Evolution can happen incidentally, intentionally, or, as in the case of musical group Horse Feathers, through a combination of the two.
Lead singer Justin Ringle, who is performing with Horse Feathers at the Liberty Theatre on Nov. 2, was accustomed to creating quiet, roomy ballads with visceral lyrics and lush string arrangements. After a decade of that, however, he said, “I had kind of painted myself into a corner.”
The group’s sixth full-length album, “Appreciation,” released in 2018, is a noticeable departure from their previous sound and style, due in part to Ringle’s own effort to challenge his artistic boundaries and respond to changes in his personal life, as well as through the incorporation of a new rhythm section that organically manifested a more rock-n-roll sound.
Adapting to Change
Ringle, originally from Idaho, left his former hometown of Portland about five years ago. Following brief stints in North Carolina and Washington, he found his way to Astoria, where his longtime fiddler Nathan Crockett also resides. Ringle made the coastal town his permanent home – at least when not on tour – but in the course of his preceding journeys he picked up Louisville bassist J. Tom Hnatow and drummer Robby Cosenza. The two were instrumental in making “Appreciation” a mixture of 1970s-style country-pop and soul that is likely to appeal to a more diverse audience. The album also features the work of keyboardist Dustin Dybvig and R&B vocalist Joslyn Hampton.
“That rhythm section change definitely influenced the structure of the music a little bit,” Ringle said, “or the flavor.”
The response to the change has been mostly positive,. Audiences welcomed the new material without a noticeable reaction. While there were some fans “crying ‘Judas,’” Ringle said, “I kind of felt like I had already made enough music of the other ilk that there would be enough to circulate or satisfy those who wanted that sound.”
Horse Feathers had already started transitioning to the new style with its fifth full-length album, “So It Is With Us.” The evolution has dramatically changed the group’s live show, Ringle said, giving them “just a little bit more backbone to be able to play outdoor festivals or any kind of a thing where you need to be able to draw people’s attention a little bit more.”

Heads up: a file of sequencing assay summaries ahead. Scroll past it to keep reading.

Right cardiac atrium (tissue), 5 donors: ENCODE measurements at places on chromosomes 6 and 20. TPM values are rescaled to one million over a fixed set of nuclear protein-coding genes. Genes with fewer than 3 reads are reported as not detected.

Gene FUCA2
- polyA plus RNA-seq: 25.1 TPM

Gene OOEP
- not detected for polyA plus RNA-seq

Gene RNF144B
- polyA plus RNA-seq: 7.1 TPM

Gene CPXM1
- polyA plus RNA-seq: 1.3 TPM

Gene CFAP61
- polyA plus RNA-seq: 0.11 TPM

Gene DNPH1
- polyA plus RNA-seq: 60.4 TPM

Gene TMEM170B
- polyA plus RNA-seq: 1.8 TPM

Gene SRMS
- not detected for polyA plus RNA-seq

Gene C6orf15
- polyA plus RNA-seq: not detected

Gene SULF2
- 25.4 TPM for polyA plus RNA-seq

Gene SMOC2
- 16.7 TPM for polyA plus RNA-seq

Lyrically, the singer doesn’t feel the material has altered drastically, aside from natural developments based on what transpired in his life at the time of creation.
“Each record, in retrospect, is like tattoos or something – they’re kind of etched in there,” he said, adding if the songwriting process is personal and sincere, “it ends up being a mirror to your life whether you like it or not.”
Featuring Regional Musicians
According to Liberty Theatre executive director Jennifer Crockett, wife of Horse Feathers member Nathan Crockett and the group’s former tour manager, the songs on the newest album – which will be incorporated into the concert at the Liberty – are “a lot more rock-n-roll, a lot more fun.”
She also described the band’s music as “very high-desert-folk meets rainy Oregon.” The lyrics occasionally grapple with local issues and recognizable personal experiences.
“Audiences really relate to that,” she said.
To open the Horse Feathers concert, the Liberty Theatre is hosting folk musician Taylor Kingman and Portland-based singer-songwriter Barna Howard in solo acts.
According to his website, Kingman was born in Portland and raised in Marion County. His lyrics and instrumentation encompass a raw, honest quality that transfixes the listener.
Howard spent a quintessentially small-town-America childhood in Eureka, Missouri, and his nostalgia for that phase of his life – as well as his subsequent search for self-identity that took him to various destinations across the country – are steeped into his music.